No, Lee Daniels, We Don’t Need Another Movie About the Down Low

(Photo by Kevin Winter/Getty Images)
(Photo by Kevin Winter/Getty Images)

Lee Daniels recently announced the premise behind his upcoming remake of the ’80s sentimental classic Terms of Endearment. In the original, Debra Winger’s character dies of cancer, but in this filmmaker’s version, which also will feature Oprah Winfrey, one of the leads will have AIDS—a disease she contracted by having sex with a man who is presumably on the down low.


According to the Hollywood Reporter, Daniels believes this storyline is “important.”

“I’ve got to tell stories that are important to me, and so many African-American women died,” he said. “I want to make Flap [played by Jeff Daniels in the 1983 film] gay and infect the Debra Winger character. And then we explore the ’80s in a different way.”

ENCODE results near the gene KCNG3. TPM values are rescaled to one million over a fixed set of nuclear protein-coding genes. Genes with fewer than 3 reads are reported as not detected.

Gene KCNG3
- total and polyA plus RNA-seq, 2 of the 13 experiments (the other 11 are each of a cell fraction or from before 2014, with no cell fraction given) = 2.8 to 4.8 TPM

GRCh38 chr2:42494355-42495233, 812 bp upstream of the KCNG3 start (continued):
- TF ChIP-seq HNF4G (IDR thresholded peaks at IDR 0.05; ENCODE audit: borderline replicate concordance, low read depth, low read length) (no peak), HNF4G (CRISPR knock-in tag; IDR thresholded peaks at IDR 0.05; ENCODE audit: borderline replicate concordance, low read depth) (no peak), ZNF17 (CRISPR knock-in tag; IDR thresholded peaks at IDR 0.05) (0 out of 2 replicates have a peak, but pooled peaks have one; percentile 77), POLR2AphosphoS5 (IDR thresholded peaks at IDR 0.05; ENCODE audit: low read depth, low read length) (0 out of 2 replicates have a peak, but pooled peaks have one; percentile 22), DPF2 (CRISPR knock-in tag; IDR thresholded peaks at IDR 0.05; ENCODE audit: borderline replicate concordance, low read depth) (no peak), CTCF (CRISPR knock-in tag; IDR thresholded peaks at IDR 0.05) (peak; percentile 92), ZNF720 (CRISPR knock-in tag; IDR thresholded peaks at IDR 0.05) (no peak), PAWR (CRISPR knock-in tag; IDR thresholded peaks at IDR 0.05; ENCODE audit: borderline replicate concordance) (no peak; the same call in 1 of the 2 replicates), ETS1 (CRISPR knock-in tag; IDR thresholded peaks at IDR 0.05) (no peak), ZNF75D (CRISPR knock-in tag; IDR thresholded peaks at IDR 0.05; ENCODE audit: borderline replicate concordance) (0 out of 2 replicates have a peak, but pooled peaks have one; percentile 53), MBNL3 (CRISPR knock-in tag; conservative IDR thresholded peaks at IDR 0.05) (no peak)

Now, as a journalist who has covered AIDS in black America for over a decade, I commend the effort to bring stories about the epidemic to the screen. Aside from HBO’s Life Support, starring Queen Latifah, black HIV-positive women are usually completely ignored or unfairly demonized (think: Tyler Perry’s Temptation). But there is a way to center these voices without throwing black gay and bisexual men under a bus.

There just has to be.

I’ll admit, I haven’t seen the script, but I have an inkling that I really don’t need to given that these down-low narratives have one goal and one goal only: To paint black queer men as the enemy of our community. And let’s be real, since the down low became a cultural phenomenon in the early 2000s, pop culture’s handling of the topic hasn’t been known for its nuance and empathy.